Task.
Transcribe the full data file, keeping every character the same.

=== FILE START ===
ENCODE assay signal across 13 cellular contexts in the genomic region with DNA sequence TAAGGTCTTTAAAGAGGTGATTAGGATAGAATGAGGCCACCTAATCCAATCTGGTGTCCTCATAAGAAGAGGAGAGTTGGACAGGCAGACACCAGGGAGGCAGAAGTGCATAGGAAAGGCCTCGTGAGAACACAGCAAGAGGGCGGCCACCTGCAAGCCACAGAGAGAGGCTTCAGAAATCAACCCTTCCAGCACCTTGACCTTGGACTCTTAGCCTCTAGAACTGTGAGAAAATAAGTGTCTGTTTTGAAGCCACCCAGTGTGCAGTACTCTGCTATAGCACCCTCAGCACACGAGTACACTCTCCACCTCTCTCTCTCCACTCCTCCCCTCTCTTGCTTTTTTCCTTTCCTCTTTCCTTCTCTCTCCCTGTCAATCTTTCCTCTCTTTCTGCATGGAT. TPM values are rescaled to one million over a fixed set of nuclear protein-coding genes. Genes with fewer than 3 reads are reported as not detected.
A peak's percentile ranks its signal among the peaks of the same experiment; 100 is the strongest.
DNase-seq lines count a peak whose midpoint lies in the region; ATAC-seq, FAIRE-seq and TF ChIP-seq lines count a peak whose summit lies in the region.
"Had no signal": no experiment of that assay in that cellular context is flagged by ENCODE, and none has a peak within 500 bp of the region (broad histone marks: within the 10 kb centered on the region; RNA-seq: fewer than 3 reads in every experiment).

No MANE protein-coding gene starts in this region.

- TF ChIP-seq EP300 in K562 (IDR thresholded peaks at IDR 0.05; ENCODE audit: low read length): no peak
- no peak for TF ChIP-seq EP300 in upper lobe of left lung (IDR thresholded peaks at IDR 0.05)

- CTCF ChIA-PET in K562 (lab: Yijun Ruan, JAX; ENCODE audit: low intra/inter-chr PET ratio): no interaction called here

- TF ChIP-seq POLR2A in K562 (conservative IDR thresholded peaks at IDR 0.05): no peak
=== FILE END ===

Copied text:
ENCODE assay signal across 13 cellular contexts in the genomic region with DNA sequence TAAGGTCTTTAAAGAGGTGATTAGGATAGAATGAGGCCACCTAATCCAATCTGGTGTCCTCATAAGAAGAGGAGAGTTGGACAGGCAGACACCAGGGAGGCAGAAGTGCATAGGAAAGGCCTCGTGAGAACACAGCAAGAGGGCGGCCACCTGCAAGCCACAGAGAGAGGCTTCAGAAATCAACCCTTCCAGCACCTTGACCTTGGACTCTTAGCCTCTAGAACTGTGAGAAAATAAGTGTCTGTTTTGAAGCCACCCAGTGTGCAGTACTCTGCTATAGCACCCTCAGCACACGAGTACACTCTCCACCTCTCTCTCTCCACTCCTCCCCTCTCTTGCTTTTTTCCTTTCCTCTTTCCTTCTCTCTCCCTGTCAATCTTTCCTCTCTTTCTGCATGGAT. TPM values are rescaled to one million over a fixed set of nuclear protein-coding genes. Genes with fewer than 3 reads are reported as not detected.
A peak's percentile ranks its signal among the peaks of the same experiment; 100 is the strongest.
DNase-seq lines count a peak whose midpoint lies in the region; ATAC-seq, FAIRE-seq and TF ChIP-seq lines count a peak whose summit lies in the region.
"Had no signal": no experiment of that assay in that cellular context is flagged by ENCODE, and none has a peak within 500 bp of the region (broad histone marks: within the 10 kb centered on the region; RNA-seq: fewer than 3 reads in every experiment).

No MANE protein-coding gene starts in this region.

- TF ChIP-seq EP300 in K562 (IDR thresholded peaks at IDR 0.05; ENCODE audit: low read length): no peak
- no peak for TF ChIP-seq EP300 in upper lobe of left lung (IDR thresholded peaks at IDR 0.05)

- CTCF ChIA-PET in K562 (lab: Yijun Ruan, JAX; ENCODE audit: low intra/inter-chr PET ratio): no interaction called here

- TF ChIP-seq POLR2A in K562 (conservative IDR thresholded peaks at IDR 0.05): no peak